The Role of Imagination in Singing…

Having a singing lesson is an exercise in imagination.  In a gymnastics lesson, a tutor might say, “extend your arms, keep your back straight and bend your knees when you land!”.  All very good advice and put over in an easy to understand way.  As long as you know where your arms, back and knees are, and how to stretch, bend and extend them, you can carry out these instructions well.

The same is not true for singing.  You wouldn’t get very far with a teacher who said, “Aduct your vocal folds and make them vibrate at 261.63Hz over a 131.87cm wavelength, tightening your soft palate, heightening your tongue at the rear of your mouth, widening your obicularis obis and then abduct your folds to their original position.”

However, a teacher who plays a “C” on a piano and says, “use a ‘witch’s voice’ to sing that  with an “eeee” sound and then stop,” will get an instant action from the student who understands what the teacher is after.

I use a wide variety of often daft imagery to get students and singers to marshall their muscles and produce different sounds.  For extreme nasality and voice projection, “The Wicked Witch” (image the Wizard of Oz’s Wicked Witch of the West character laughing), and for low breathiness and palate-lifting, “Sloane Ranger” (OK, yaaaaaah!) is hard to beat.  Cycling through vowel sounds and lifting the voice through the body (starting with ‘a’ in the belly and ending with ‘u’ shooting out of the top of the head), singing into “the mask”, supporting long notes with “bearing down for a poo” muscle tension rather than “go on, hit me in the stomach” muscle tension… the list goes on and on.  I’ve used phrases like “nose lasers!” and use imaginary lemons and lions in every single warm up I do.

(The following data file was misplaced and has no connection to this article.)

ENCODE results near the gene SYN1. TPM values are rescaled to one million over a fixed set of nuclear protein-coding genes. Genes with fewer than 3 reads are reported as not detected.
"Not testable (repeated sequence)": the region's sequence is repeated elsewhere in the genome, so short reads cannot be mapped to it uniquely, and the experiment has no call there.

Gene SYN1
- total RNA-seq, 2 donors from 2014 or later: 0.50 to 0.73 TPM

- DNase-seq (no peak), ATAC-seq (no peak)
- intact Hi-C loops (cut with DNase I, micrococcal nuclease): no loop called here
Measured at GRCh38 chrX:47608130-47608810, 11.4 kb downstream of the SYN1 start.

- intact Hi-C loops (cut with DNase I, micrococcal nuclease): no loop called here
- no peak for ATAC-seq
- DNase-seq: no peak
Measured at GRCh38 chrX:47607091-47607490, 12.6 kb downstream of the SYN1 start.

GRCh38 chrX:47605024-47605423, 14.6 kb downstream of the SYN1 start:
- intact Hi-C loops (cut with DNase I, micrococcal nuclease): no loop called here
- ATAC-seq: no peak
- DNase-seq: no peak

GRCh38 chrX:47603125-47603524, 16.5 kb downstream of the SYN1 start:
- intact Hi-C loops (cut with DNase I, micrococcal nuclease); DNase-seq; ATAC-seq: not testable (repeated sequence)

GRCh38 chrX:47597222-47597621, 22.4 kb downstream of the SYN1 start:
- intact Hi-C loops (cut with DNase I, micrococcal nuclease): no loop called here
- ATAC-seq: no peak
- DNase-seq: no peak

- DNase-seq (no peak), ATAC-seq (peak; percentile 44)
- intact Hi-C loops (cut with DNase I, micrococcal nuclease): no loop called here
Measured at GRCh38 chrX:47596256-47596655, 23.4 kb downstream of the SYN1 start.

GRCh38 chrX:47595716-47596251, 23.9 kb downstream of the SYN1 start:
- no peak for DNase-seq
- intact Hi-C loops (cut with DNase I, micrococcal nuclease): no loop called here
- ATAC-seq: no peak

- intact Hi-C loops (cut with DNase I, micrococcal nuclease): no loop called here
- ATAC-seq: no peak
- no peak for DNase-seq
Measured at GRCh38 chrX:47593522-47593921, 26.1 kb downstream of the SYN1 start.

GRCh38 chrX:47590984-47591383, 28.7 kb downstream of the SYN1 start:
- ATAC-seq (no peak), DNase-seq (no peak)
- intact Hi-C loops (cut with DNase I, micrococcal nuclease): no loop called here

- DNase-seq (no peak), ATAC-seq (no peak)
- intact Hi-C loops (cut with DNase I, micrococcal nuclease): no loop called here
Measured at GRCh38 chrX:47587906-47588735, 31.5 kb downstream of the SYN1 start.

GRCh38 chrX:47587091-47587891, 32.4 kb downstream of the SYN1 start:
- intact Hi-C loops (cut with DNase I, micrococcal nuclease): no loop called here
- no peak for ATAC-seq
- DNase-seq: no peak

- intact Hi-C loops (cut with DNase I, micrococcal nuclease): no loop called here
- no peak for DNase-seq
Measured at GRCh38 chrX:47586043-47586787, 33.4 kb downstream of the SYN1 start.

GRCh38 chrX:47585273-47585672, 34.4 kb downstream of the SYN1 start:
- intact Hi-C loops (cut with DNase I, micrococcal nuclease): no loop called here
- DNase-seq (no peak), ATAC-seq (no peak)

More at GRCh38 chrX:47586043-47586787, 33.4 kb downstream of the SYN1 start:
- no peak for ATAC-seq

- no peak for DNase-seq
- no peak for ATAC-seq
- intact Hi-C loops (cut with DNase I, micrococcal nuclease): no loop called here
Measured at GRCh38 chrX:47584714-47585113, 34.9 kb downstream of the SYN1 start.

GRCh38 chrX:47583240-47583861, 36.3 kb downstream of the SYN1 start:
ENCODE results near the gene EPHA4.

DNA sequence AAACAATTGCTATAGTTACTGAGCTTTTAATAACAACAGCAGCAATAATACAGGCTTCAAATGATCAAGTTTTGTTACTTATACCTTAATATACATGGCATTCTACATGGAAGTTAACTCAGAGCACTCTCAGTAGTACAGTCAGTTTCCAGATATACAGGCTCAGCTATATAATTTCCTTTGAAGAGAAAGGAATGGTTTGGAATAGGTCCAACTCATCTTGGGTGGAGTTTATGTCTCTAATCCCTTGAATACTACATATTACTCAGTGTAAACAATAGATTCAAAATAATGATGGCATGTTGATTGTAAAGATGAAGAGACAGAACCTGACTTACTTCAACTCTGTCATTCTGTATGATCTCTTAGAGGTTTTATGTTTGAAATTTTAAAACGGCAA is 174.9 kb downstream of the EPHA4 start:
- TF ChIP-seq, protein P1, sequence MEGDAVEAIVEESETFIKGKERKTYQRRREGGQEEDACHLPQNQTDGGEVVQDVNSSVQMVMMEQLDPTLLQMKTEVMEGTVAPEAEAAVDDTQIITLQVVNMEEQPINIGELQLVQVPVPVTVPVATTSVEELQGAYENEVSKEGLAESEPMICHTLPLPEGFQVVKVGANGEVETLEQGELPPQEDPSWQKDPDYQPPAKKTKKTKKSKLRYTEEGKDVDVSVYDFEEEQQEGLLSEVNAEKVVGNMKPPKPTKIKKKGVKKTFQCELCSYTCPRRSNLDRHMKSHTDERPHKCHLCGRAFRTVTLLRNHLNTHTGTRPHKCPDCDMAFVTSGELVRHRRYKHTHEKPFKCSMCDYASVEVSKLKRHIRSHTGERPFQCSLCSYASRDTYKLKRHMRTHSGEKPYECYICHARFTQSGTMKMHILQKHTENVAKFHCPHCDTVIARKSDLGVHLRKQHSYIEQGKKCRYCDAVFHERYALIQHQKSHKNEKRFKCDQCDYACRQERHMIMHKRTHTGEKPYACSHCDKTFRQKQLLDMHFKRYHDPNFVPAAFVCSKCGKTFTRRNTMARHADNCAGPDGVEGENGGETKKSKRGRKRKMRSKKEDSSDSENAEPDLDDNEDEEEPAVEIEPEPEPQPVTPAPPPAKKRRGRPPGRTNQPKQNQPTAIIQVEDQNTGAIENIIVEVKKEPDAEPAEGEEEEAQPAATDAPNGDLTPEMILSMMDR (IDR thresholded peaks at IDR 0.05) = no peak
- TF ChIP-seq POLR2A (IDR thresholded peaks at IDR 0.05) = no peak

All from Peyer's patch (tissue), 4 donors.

The trick to getting the most out of this is to disengage your “sensible” head.  Let a bit of silliness and playfulness enter your singing – it will benefit you in so many ways.  For one thing – imagining these scenarios and attempting to recreate the accompanying sounds really *does* help you to work on parts of your voice that are not consciously operable without serious training.  And through that training you can learn how to work with your physiology much more seriously.  Also, music is *always* better when the person performing it is enjoying the experience – be playful!  Enjoy yourself!

NB: If you’d like an exercise to play around with, I recommend picking 4 characters (maybe an old man, a witch, a young child and someone from Scotland – to pick 4 at random, pick 4 that work for you!).  Try to sing the same song – any song – in 4 different and distinct voices for each of the character.  Record it on your phone or computer.  Listen back.  Which one sounded most in control?  Did your voice feel strained during some characters?  Why?  How could you ease that strain?  Really stop and think about the silly exercise, and how your voice felt and how that could inform your day to day singing…

How To Be “In Tune”…

There are many things in this life that irritate me to the point of… well, maybe not violence, but certainly a heartfelt “GRRRRR!” under my breath and stalking away to put the kettle on.  Bullying, racism, being rude to waiters….  And first and foremost: people who think that if they can’t hit a note reliably from the age of 3 or 4, then they are ‘tone deaf’ and should never be allowed to sing.